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BitMEX exchange has agreed to pay $100 million to settle the charges by the U.S. Commodity Futures Trading Commission (CFTC) and the Financial Crimes Enforcement Network (FinCEN) unit of the U.S. Treasury Department.
The lawsuit arose from BitMEX unlawfully accepting customer funds to trade cryptos without registration. In addition to this, they failed to conduct customer due diligence. According to CFTC and FinCEN, this went on for six years with U.S. customers.
What the Lawsuit Entailed
The order found that BitMEX provided retail and institutional customers from each market with leveraged trading cryptocurrency derivatives. U.S. customers could access the BitMEX platform from November 2014 to October 1, 2020.
CFTC found out that consumers in the United States placed orders via user interfaces of BitMEX directly. Thus, BitMEX somewhat played a counterpart to some transactions. The order thus concludes that BitMEX breached the CEA without approval as a DCM or Swap Execution Facility (SEF).
Moreover, BitMEX violated the CEA by acting as the Futures Commission Merchant (FCM) without the registration of CFTC, accepting bitcoin as a counterpart to the digital asset derivative operations.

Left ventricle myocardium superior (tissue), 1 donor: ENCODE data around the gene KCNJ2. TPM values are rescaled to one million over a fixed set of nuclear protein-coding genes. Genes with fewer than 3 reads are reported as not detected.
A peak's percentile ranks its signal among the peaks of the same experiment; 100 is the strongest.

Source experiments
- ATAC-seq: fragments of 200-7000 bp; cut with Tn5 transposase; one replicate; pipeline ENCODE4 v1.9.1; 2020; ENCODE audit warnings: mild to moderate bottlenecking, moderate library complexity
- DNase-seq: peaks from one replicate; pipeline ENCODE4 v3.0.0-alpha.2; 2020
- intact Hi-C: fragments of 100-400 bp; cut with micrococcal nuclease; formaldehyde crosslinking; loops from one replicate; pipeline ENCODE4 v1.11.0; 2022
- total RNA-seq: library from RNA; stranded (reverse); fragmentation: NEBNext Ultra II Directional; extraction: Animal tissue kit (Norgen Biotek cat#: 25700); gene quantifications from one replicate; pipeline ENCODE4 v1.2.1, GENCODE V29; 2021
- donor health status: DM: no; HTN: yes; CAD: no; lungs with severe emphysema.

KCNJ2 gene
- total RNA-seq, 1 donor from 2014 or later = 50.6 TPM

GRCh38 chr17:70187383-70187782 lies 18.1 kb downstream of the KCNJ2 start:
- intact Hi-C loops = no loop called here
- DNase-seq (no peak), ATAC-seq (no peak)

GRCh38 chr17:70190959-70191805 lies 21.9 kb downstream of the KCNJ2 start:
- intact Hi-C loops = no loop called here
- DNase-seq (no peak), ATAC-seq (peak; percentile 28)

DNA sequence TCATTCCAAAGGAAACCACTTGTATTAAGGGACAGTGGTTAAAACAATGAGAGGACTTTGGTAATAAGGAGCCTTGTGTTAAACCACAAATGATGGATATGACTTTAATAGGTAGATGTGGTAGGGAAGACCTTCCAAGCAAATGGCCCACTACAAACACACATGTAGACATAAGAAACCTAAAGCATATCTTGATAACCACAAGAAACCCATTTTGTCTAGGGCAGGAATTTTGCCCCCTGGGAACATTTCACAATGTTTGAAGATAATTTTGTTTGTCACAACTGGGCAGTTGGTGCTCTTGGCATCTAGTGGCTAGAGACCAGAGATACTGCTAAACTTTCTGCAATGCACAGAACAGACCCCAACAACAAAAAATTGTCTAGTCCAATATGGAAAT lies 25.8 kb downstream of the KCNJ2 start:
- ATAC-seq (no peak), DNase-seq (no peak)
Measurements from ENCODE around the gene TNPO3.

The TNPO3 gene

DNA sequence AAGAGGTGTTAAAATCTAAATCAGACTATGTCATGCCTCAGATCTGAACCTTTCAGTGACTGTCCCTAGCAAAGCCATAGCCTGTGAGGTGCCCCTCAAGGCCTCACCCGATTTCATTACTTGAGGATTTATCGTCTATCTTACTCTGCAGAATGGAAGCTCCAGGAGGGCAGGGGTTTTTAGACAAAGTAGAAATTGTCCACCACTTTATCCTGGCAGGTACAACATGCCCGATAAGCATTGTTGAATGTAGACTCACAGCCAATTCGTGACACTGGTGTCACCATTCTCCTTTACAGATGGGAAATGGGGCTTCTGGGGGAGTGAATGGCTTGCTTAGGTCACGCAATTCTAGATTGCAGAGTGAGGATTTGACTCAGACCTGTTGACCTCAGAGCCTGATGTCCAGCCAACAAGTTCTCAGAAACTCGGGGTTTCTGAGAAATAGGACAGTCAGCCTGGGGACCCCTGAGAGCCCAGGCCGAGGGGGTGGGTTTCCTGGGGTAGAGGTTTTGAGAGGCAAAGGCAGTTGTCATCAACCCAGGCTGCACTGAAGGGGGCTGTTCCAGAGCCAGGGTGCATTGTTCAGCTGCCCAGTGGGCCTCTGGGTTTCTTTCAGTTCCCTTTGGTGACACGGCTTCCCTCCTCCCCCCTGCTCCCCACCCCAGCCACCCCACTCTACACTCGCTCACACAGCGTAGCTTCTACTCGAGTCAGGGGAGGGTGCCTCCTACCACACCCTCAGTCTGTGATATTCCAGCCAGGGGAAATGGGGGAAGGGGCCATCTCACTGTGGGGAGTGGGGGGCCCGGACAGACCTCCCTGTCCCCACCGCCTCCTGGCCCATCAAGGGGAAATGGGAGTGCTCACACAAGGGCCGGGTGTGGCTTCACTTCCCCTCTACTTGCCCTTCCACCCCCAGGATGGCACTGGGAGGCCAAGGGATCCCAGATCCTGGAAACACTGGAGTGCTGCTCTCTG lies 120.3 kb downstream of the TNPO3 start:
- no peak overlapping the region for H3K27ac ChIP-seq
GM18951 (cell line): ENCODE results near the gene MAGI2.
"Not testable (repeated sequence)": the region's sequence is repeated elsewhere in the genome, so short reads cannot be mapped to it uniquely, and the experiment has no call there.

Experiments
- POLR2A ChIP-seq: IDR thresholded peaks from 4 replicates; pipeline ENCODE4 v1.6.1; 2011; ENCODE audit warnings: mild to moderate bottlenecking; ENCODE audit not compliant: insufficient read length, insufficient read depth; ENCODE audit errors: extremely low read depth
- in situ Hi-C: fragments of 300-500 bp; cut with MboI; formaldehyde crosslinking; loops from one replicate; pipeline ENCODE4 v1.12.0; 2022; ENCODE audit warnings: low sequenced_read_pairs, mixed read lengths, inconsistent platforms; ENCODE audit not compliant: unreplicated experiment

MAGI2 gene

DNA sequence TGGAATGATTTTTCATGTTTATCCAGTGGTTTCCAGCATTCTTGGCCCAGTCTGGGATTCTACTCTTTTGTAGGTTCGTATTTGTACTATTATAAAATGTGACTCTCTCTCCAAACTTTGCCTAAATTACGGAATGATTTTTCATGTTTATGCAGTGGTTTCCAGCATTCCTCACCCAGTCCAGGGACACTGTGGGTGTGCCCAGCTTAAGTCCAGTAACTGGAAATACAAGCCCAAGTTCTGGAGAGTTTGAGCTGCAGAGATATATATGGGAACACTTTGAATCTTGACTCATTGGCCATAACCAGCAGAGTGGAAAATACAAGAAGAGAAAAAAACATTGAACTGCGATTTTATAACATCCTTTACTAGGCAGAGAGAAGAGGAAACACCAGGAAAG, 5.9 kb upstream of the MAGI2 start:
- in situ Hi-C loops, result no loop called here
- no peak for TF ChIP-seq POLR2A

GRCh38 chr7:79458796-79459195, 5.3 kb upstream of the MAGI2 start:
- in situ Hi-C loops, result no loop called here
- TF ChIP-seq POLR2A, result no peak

The ruling further found that BitMEX had not implemented a program to identify American individuals utilizing the platform. In addition, it did not implement a Customer Information Program (CIP), Know-Your-Customer (KYC) approach, and Anti-Money Laundering (AML) program.
BitMEX is Settling the Case
CFTC Acting President Rostin Behnam remarked that the case underlines the necessity for the digital assets world to take its duties in the regulated finance business seriously.
The settlement requires entities running BitMEX to pay a $100 million civil monetary penalty. In addition, the five entities behind BitMEX will pay $80 million for the charges and $20 million suspended for review. However, BitMEX neither admitted nor denied the findings.
The corporation is compelled to provide an independent consultant to examine its transactions, rules, and processes as part of the settlement. There seems to be no choice for BitMEX but to be on the ‘correct path.’
Alexander Höptner, Chief Executive Officer of BitMEX, said in a statement that comprehensive user inspections, robust compliance, and anti-money laundering capacities are not just the hallmarks of their company.
It’s Not Just BitMEX
Resolving BitMEX’s issue with authorities is only one example of the U.S. administration’s increasing interest in cryptocurrencies regulation. At present, BitMEX has taken much more substantial measures to solve its “sin” of hiding transactions.
FinCEN suggested rules on crypto wallets requiring identity to be attached to certain-sized transactions, and Securities and Exchange Commission members requested additional powers to control crypto-trading.